Food security is at the centre stage in the world’s economic development debate. This concern is due to the fact that the world’s population is increasing very fast and is expected to reach 9.8 billion by the year 2050 (DESA, 2017). This will increase pressures on the environment, global food supplies and energy resources. In her article, “Food Insecurity and Food Stamp Program”, Jensen (2002) reports that, in the face of abundant supplies of food worldwide, nearly 800 million people suffered from malnutrition and undernourishment. Most of these undernourished live in low income countries. According to 2014 national population and housing census (UNHS) results, annual population growth rate between 2002 and 2014 censuses was 3.03% (UBOS, 2018). This rapid population growth will lead to acute land constraints and accelerated land degradation if not controlled. Land degradation due to deforestation, and the rapid conversion of natural vegetation into arable lands, exposing big areas to sheet erosion and reducing their productivity happens to be a threat. This problem is partly attributed to the poorly defined land ownership rights (National Environment Management Authority - NEMA, 2016). Declining soil fertility means farmers are experiencing less yields with lower value and less nutrient intensive crops. In addition, land use affects the land available for food production. For example, mining, urbanization and industrialization affect land available for food production leading to food insecurity. Use of land for cash crops also reduces land available for food production. Rural – Urban migration reduces labour available for cultivation hence decreasing food production.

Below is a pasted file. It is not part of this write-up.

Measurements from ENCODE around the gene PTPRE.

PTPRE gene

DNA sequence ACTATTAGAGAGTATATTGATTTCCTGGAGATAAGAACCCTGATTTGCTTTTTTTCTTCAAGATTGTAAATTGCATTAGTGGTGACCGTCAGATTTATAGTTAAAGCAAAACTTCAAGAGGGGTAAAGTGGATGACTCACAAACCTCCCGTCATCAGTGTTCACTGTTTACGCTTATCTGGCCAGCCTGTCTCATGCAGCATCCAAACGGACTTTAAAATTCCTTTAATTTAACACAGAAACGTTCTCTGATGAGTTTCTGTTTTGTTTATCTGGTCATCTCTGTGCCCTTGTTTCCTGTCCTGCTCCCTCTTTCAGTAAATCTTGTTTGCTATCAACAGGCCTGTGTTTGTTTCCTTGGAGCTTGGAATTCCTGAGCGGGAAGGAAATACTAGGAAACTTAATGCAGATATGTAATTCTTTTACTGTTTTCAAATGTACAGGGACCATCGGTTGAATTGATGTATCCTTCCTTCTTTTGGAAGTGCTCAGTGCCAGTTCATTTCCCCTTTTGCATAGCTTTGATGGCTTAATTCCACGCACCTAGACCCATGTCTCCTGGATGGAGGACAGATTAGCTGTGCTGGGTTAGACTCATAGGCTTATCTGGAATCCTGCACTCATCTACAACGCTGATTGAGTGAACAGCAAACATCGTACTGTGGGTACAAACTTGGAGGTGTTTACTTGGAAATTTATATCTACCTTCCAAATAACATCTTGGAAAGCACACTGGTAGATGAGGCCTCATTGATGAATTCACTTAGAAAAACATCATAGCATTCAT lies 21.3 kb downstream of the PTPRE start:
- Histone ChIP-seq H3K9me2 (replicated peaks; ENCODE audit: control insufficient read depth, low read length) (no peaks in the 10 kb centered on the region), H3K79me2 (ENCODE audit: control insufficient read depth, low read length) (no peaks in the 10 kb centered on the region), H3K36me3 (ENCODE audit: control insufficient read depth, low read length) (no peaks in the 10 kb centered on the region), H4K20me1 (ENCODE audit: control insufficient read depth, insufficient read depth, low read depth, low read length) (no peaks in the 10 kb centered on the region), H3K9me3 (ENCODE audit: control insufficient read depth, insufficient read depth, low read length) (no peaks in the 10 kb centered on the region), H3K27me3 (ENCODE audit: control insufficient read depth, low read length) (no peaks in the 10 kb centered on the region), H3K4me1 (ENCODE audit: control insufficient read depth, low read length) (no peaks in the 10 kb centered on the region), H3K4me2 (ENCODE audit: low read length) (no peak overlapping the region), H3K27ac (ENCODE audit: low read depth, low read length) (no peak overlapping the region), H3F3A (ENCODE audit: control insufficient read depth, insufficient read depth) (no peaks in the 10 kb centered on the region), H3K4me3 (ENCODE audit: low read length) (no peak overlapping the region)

Household food security by CARI console in West Nile districts:
Based on the consolidated index for assessing food security, 4 out of 10 households were food secure and also marginally food secure. Up to 15 per cent of households were moderately food insecure while only 1.5 per cent were severely food insecure.
Summer of the Percentage of House Holds who were classified as food secure based on the CARI console, according to background characteristics, FSNA 2019:
Koboko District had the highest percentage of food secure households. Almost 6 out of 10 households were food secure in Koboko compared to only 2 out of 10 in Otuke. More than one third of households were moderately food insecure in Otuke followed by Omoro (24.5%), Pader (19.9%) and Adjumani (19.8%), while Zombo had 7 per cent. Otuke had the highest proportion of severely food insecure households (9.4%) while Koboko had 0.5 per cent severely food insecure households.